Fourth of a family of twelve children, Conrad Letendre was born on a farm in St-Zéphirin-de-Courval (Yamaska) Qué.,
January 9th, 1904. He lost his sight gradually between the ages of two and ten years,
but this did not prevent him from taking part in every family undertaking and attending the local country school.
From 1913 to 1927, he received his education in Montreal at a boarding school for blind youth, the Grey Nuns'
Nazareth Institute, which, without bearing the name, could be considered a music conservatory in the fullest sense
of the term.
He studied piano, violin, and majored in organ and theory.
His teachers were Arthur Letondal, Camille Couture, Romain Peletier and Achille Fortier.
Their training stemmed predominantly from the French School;
they had studied in Paris under such teachers as Dubois, Gigout, Marmontel and Guiraud.
Achille Fotier was the first Canadian to be officially admitted in a composition class at the Paris Conservatory.
Conrad Letendre came thus directly under the influence of that School which contributed in shaping his artistic
personality and which was to leave an imprint on his musical thinking and throughout his work.
As a young organist he used to perform, among other compositions, the Symphonies by Louis Vierne
and the PRELUDES AND Fugues by Marcel Dupré.
Upon his graduation in 1927, he was appointed organist at the Church of Notre-Dame-du-Rosaire in St.-Hyacinthe, Qué.,
a position he held until 1933, and music teacher at the Seminary of that city, where he was to remain until 1935.
Throughout his career, his teaching actually extended to most if not all the religious institutions of that city.
In 1930, he married Alice Daudelin, daughter of the organ builder Napoléon Daudelin.
His wife died three years later, after having given birth to a daughter, Madelaine,
who, like her father before her, played the organ at the Church of Notre-Dame-du-Rosaire.
Madeleine passed away in 1966.
In 1936, Conrad Letendre established his home permanently in Montreal.
Although the young musician would face years of hardship, this new independent life style in the big city suited him
He did a good deal of research and spent much of his time exchanging views on harmony with Gabriel Cusson
(Prix d'Europe 1924) recently back from Paris where he had been a student of Nadia Boulanger for six years.
Conrad Letendre and Gabriel Cusson had grown up together in the same school;
from then on, they were to remain close collaborators and lifelong friends.
From 1942 to 1954, Conrad Letendre pursued his career simultaneously in both cities.
In St.Hyacinthe, he taught in most of the religious institutions, was adviser to "La Bonne Chanson"
(founded and published by Father Charles-Émile Gadbois), and from 1952 to 1954, was the editor of
the magazine Musique et Musiciens. In Montreal, in the meantime, he married his nineteen year old student,
Aline Chénier-Lavergne, who was to become his assistant.
His students, namely Gaston Arel, Mireille Bégin, Raymond Daveluy, Kenneth Gilbert, Bernard Lagacé and Lucienne L'Heureux,
among others, founded "Le Groupe Conrad Letendre", and under that name gave organ recitals on some of the larger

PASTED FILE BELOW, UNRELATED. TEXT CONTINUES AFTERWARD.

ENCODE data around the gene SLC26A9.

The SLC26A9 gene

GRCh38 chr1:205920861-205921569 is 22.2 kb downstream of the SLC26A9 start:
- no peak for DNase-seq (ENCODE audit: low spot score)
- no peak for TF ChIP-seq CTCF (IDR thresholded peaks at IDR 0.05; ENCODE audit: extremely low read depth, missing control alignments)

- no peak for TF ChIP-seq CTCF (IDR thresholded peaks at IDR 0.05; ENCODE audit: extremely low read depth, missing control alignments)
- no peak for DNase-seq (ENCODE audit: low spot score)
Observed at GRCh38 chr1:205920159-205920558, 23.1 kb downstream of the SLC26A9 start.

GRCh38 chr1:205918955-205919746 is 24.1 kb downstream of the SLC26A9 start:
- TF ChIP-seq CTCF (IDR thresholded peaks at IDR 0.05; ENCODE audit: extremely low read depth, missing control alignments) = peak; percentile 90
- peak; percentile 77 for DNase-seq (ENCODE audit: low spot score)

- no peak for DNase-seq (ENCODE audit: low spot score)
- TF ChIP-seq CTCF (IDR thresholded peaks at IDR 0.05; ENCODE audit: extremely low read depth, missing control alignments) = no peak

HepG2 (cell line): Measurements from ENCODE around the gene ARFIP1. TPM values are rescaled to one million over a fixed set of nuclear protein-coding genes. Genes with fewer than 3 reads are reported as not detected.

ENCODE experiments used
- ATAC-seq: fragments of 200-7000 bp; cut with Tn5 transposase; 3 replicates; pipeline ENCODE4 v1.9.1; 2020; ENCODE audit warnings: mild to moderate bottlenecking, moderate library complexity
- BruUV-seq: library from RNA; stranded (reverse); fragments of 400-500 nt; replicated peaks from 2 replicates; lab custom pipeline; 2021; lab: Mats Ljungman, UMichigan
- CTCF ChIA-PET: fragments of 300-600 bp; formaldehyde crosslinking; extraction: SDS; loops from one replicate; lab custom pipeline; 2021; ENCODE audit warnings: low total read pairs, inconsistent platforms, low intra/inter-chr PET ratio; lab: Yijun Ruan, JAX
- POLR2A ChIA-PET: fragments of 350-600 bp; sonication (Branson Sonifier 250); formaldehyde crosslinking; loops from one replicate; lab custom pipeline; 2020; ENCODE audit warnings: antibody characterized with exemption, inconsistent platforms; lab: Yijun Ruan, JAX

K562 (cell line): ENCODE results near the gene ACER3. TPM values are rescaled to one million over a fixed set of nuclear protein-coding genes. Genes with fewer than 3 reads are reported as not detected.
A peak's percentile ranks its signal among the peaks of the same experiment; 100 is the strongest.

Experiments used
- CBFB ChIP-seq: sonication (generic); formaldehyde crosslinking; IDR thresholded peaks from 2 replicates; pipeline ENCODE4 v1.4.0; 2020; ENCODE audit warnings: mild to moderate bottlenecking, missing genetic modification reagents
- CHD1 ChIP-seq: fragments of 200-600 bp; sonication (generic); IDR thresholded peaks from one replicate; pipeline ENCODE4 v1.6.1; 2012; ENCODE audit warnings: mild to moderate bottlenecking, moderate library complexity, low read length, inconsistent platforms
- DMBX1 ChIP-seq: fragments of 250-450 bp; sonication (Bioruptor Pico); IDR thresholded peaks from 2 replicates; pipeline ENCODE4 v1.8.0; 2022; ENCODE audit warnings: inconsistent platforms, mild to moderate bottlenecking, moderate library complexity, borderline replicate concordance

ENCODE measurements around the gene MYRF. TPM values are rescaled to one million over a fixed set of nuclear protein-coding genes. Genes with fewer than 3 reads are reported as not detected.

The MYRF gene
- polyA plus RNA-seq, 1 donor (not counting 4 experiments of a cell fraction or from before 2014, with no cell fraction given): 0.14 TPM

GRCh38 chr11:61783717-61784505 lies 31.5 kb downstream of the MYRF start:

instruments of the metropolis. Noteworthy is the fact that Raymond Daveluy, the eldest of the group,
paved the way and was a guide to the younger organists.
Two of Conrad Letendre's students won the Prix d'Europe, several others won scholarships and studied abroad.
During that period, a whole new generation of organists was born, among whom are to be found the pioneers
of the organ renewal initiated in Montreal in the early sixties.
Recipient of a scholarship from "l'Aide à la recherche", an organism of "le ministère des Affaires culturelles", Que.,
for his research in theory applied to harmony and counterpoint, Conrad Letendre is the author of a treatise
on harmony which many musicians consider to be his most important achievement.
Among other music schools where he taught, he implemented the principles of this treatise at the
Music Faculty of the University of Montreal.
One must remember, however, that the core of his teaching in this field was done mostly at home,
where every aspect of his personality could be more easily revealed, where one could discuss
every topic under the sun and generally lose track of time.
Among the flow of students came his closest followers: Jean Chatillon, Raymond Daveluy, Michel Perrault, Gertrude Perreault.
At the very outset of his career in St.Hyacinthe, Conrad Letendre was involved in the field of organ building.
Between the years 1950 and 1960, he was consulted and entrusted by "La Maison Casavant" with the designing of
several larger instruments built by that firm; in the Church of St. Sixte, St.Laurent, Que.,
Les Saints Martyrsin Victoriaville, Qué., St. Jude in Montreal; and, his specifications were
followed when the organ of the Gesù Church, which was built in 1900, was restored in 1954.
In the summing up, there is no doubt as to the importance of this musician's contribution.
Conrad Letendre exerted a decisive influence on his followers, and his generous,
uncompromising character and forceful personality certainly left an imprint on all those who came in contact with him.
He was surrounded by colleagues when he died, suddenly, on November 23rd, 1977.
As he had wished, he passed away while still actively engaged in his work.
A year after his death, a music festival called "Le Festival Conrad Letendre" was founded in St.Hyacinthe.
Four have taken place since then. Thus, his memory lives on each spring in the Cathedral, and in our hearts forever.
Aline Letendre, August 1982